As General Townsend stressed, the new additions could accommodate one of China's two aircraft carriers – the Liaoning, a Ukrainian hull auctioned to China for US$20 million in 1998, and the domestically built Shandong. It is worth noting that China is working on a Type-003 aircraft carrier that will reportedly carry the Chinese military's latest generation of stealth fighters and be similar in size to U.S. carriers.[17] The Type-075 amphibious assault ship, the third of which China launched earlier this year and which can carry an estimated 30 helicopters and hundreds of troops, could also be housed at the new pier.[18]

Satellite images depicting the rapid pace of construction at the Djibouti base (Source: India Today)

Thomas Shugart, a former U.S. Navy submariner and CNAS expert, tweeted in March about Chinese progress on a new deep-water berth (Source: Twitter @tshugart3)

The Type-003 aircraft carrier under construction in Shanghai (Source: Naval News)

Protecting Chinese Interests Abroad

In October 2008, nine workers of State-owned China National Petroleum Corporation (CNPC) were taken hostage in Sudan; four were killed and one went missing.[19] A month later, Somali pirates hijacked a Chinese state-owned fishing vessel with 24 crew members near the Kenyan border.[20] Within a span of less than two months in 2016, Al-Qaeda fighters killed three Chinese peacekeepers in Mali and South Sudan.[21] Such events convinced China that an offshore (support) base in the strategically-located Djibouti could be critical for its military operations other than war (MOOTW), namely, anti-piracy, counter-terrorism, peacekeeping and humanitarian efforts.[22]

It's possible that the negative public perception engendered by the above events influenced Beijing's decision,[23] but an event that left an indelible mark on the nation's psyche was most likely a major factor in Beijing's decision to expand to Africa: China's 2011 rescue of Chinese workers from Libya.[24] When the 2011 Libyan February Revolution to depose Colonel Muammar Gaddafi erupted, 36,000 Chinese citizens employed there, primarily on state-owned projects worth US$18 billion, found themselves in danger. Four thousand miles away, China scrambled to send a frigate and airlifts for noncombatant evacuation operations (NEOs), but due to a lack of tools and skills, it was forced to rely on the benevolence of friendly countries in the region to evacuate its citizens.[25]

Thereafter, as part of President Xi Jinping's Chinese Dream of achieving the great rejuvenation of the Chinese nation, namely "to make the country strong," China's Military Strategy (2015) stated that one of the strategic tasks of the Chinese army is to "safeguard the security of China's overseas interests."[26] While President Xi is credited with China's more assertive foreign policy, Chinese expansionism dates back to Jiang Zemin's administration, who set the goal of turning China into a "maritime great power" (海洋强国).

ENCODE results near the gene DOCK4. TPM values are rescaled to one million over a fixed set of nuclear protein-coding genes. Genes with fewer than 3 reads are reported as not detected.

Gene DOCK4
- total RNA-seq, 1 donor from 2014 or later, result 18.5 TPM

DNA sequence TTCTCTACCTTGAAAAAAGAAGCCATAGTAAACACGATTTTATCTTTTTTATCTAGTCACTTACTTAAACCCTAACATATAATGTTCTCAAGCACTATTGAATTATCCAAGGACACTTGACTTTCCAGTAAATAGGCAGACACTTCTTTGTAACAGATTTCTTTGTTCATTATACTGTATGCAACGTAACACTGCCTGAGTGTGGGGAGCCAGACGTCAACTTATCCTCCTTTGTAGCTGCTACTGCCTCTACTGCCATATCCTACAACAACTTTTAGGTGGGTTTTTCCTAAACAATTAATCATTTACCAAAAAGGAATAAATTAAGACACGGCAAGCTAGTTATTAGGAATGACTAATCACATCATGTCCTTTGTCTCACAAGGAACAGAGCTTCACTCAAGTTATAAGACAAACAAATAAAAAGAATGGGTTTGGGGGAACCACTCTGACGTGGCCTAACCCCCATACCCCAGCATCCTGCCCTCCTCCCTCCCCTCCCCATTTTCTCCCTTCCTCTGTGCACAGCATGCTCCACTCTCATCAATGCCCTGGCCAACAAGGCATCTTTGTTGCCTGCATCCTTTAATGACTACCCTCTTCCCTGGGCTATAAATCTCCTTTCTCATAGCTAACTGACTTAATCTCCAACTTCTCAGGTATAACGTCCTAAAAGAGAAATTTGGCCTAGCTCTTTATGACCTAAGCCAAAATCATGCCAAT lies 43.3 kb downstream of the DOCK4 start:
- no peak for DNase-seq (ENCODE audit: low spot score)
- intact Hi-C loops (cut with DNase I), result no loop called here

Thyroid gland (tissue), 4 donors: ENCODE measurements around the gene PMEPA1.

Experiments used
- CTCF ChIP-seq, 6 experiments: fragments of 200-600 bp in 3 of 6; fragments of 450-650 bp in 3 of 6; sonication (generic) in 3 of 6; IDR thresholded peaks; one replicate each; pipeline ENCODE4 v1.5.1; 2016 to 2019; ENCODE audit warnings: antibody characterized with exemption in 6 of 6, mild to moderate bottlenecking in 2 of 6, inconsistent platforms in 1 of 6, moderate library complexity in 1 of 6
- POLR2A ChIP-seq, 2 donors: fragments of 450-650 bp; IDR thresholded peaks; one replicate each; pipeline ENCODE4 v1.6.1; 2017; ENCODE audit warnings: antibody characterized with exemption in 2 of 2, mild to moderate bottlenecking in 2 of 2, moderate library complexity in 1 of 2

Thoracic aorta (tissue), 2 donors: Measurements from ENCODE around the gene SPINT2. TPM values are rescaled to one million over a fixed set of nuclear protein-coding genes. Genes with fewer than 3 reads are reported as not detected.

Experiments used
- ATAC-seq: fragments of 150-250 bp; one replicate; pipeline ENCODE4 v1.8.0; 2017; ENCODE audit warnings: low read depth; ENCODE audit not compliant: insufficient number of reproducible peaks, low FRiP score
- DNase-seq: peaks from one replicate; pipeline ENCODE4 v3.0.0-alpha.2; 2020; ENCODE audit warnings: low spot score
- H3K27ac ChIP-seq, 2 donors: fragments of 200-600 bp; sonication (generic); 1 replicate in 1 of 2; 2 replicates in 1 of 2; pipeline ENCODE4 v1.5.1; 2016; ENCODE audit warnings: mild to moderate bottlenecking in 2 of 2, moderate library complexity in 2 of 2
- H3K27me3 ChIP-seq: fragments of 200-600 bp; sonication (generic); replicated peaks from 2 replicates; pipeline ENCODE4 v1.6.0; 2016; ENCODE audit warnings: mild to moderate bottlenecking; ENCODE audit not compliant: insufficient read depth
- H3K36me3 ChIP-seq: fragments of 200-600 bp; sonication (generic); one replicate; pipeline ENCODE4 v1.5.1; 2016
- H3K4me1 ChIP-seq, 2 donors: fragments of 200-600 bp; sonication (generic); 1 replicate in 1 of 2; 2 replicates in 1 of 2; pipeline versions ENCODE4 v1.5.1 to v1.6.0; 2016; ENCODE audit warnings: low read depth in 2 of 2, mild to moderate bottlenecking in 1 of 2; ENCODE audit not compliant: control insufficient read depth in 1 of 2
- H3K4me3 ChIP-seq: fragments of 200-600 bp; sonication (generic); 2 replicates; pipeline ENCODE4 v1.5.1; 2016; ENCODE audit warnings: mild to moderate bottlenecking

An article by the Overseas Network, published September 24, 2020 by the Chinese media outlet Sina Military, stated: "The main purpose of the base [in Djibouti] is to provide effective guarantee for China's participation in escort, peacekeeping, humanitarian rescue and other missions in the Gulf of Aden and Somali waters, so that the Chinese Navy can perform better in military cooperation, joint exercises and training, evacuation and protection of overseas Chinese, emergency rescue, and overseas missions, [and can] fulfill the international obligations of a responsible major country, work with all parties to maintain the security of international strategic channels, and jointly maintain peace and stability in Africa and the world."[27]

Pirates holding captive the crew of the Chinese fishing vessel FV Tian Yu 8 off the coast of Somalia, November 17, 2008 (Source: China Daily)

China's Commercial Foothold

Over the past 10 years, China has increased not only its number of contact points abroad, but also their volume and intensity. In 2013, shortly after approving the PLA report that recommended China establish the military base in Djibouti, President Xi Jinping unveiled his signature foreign policy, the Belt and Road Initiative (BRI), to which Djibouti is a party.

Scholars have since described China's involvement in the small African country as a "microcosm" of the country's growing economic footprint across the continent,[28] as well as its strategic rivalry with the U.S..[29] At the same time, the two countries regard it as "a model of mutually beneficial cooperation between countries that are different in size,"[30] and Djibouti's top officials have made it clear that they want no part in the Sino-U.S. quarrel.[31]

In 2017, China and Djibouti agreed to establish strategic partnership to strengthen all-round cooperation.  Recognizing Djibouti's strategic location, huge infrastructure deficit, and crippling poverty in the early 2000s, Beijing has earmarked and developed schools, stadiums, highways and government buildings in it, including its Foreign Ministry building. The construction of its Arta Hospital, the renovation of its People's Palace monument, and solar power projects were all completed with Chinese aid.[32]

Chinese state-owned enterprises are behind Djibouti's US$590-million Doraleh Multipurpose Port, a $3.5 billion international Free-Trade Zone (FTZ), a $3.4 billion, 752.7-km Ethiopia-Djibouti railway,[33] a $322 million Djibouti-Ethiopia water supply project, and a $4 billion, 767-km pipeline stretching from the gas fields of Ethiopia's Somali region.[34] In January 2021, it was announced that a $3 billion overhaul and expansion of the original French colonial-era port would transform it into a regional hub and a key node in the BRI.[35]